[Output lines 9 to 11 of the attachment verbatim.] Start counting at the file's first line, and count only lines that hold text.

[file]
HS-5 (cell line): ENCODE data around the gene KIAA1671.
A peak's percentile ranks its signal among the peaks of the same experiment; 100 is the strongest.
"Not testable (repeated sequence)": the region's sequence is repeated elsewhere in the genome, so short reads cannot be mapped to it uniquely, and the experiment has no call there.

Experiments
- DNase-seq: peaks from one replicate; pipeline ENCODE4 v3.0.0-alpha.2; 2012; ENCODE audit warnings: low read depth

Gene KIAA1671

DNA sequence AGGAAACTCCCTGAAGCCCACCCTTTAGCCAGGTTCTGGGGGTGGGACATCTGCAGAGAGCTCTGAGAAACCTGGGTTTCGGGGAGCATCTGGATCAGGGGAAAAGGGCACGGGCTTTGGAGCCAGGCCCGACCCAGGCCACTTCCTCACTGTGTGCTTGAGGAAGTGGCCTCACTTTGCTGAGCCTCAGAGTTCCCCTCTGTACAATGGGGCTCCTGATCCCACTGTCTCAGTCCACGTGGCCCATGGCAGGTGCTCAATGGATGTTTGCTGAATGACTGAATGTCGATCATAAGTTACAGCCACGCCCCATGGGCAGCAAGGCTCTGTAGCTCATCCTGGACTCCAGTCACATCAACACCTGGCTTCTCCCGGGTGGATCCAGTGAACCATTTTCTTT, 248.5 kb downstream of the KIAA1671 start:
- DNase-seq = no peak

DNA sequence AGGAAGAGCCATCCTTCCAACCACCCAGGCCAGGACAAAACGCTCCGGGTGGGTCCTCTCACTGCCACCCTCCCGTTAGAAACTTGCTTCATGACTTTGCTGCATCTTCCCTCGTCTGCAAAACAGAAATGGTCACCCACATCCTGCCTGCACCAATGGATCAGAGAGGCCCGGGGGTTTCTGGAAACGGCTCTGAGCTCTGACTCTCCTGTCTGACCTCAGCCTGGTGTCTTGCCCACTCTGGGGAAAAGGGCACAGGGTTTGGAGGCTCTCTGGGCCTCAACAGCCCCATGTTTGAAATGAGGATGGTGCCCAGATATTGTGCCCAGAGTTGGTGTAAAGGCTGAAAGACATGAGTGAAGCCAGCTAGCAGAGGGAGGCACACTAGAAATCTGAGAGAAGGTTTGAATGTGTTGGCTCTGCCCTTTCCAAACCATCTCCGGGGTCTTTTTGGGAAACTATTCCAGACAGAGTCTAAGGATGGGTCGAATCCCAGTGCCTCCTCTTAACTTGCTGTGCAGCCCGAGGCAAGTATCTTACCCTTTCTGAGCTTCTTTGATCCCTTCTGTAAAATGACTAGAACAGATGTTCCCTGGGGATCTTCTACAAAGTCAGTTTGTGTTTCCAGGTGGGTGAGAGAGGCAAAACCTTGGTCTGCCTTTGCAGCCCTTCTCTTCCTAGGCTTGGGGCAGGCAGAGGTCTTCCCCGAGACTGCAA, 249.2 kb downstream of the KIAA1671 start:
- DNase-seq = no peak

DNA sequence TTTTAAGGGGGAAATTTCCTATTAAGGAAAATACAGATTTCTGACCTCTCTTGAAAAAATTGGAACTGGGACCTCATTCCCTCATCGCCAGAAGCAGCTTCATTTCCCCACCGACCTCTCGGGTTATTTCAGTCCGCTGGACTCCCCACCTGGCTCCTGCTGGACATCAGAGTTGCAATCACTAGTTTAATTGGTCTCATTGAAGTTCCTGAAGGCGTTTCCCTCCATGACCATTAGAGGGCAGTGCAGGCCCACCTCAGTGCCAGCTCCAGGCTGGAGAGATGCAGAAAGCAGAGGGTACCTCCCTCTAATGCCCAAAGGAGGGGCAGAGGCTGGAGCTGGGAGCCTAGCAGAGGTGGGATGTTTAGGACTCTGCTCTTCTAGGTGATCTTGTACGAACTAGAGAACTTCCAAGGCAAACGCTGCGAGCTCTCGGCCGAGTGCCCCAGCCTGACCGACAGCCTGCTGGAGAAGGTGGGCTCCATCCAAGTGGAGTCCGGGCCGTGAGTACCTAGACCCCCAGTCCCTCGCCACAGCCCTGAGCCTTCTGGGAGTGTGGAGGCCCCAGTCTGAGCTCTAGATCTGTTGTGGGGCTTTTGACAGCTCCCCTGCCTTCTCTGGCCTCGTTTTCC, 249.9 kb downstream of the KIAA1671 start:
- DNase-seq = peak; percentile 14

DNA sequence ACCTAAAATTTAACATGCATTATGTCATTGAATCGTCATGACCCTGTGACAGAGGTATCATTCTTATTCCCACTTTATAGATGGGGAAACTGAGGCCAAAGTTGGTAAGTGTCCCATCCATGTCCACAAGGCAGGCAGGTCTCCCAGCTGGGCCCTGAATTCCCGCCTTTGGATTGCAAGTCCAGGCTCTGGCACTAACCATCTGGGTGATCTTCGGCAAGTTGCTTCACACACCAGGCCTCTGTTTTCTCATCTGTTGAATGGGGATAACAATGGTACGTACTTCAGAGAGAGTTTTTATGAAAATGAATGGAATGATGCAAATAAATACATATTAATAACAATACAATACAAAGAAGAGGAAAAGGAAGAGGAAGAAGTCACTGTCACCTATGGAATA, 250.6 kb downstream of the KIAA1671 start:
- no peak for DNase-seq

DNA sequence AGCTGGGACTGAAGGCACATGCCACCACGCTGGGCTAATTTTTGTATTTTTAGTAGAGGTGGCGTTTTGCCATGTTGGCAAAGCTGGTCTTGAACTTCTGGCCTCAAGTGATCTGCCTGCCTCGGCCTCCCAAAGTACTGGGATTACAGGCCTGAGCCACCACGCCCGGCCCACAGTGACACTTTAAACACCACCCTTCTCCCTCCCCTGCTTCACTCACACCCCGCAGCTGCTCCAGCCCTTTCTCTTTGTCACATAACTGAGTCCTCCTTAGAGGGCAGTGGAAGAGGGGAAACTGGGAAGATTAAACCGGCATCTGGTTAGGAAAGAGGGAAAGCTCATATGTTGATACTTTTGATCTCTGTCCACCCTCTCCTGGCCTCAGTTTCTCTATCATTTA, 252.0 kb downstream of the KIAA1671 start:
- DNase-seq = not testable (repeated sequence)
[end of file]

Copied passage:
DNA sequence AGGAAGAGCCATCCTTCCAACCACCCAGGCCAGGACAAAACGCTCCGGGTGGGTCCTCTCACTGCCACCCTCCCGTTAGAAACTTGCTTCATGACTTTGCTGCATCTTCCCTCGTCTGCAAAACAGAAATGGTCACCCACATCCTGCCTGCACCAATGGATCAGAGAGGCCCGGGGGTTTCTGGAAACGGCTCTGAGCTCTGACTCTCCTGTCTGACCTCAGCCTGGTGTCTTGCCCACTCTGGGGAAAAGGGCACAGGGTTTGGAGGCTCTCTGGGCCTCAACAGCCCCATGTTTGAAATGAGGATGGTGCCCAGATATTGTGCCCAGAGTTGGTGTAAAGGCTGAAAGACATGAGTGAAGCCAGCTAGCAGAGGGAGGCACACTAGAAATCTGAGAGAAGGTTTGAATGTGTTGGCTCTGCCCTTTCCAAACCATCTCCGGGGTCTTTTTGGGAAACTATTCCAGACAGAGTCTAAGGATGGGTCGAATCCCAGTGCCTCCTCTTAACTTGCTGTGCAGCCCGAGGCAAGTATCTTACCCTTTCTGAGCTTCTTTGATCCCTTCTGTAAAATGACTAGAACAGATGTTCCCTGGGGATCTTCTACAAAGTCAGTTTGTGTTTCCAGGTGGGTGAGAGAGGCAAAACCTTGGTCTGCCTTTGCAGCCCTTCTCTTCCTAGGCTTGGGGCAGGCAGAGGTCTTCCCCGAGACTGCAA, 249.2 kb downstream of the KIAA1671 start:
- DNase-seq = no peak

DNA sequence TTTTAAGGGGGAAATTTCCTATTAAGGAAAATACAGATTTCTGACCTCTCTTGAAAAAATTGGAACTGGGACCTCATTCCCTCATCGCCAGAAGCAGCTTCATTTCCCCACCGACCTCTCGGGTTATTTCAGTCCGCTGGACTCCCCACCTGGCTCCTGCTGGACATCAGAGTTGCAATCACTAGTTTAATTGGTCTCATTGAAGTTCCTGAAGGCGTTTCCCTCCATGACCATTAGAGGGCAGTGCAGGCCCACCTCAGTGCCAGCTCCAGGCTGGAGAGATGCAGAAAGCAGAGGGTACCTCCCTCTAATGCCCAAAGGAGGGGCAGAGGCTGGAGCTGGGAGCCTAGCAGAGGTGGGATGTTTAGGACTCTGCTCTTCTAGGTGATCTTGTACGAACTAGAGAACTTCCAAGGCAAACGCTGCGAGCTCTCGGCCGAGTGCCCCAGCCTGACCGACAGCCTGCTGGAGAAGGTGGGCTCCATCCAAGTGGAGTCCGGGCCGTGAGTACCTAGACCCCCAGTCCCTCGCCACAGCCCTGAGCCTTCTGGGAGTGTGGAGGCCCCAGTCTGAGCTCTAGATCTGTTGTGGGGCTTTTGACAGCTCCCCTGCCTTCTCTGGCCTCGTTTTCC, 249.9 kb downstream of the KIAA1671 start: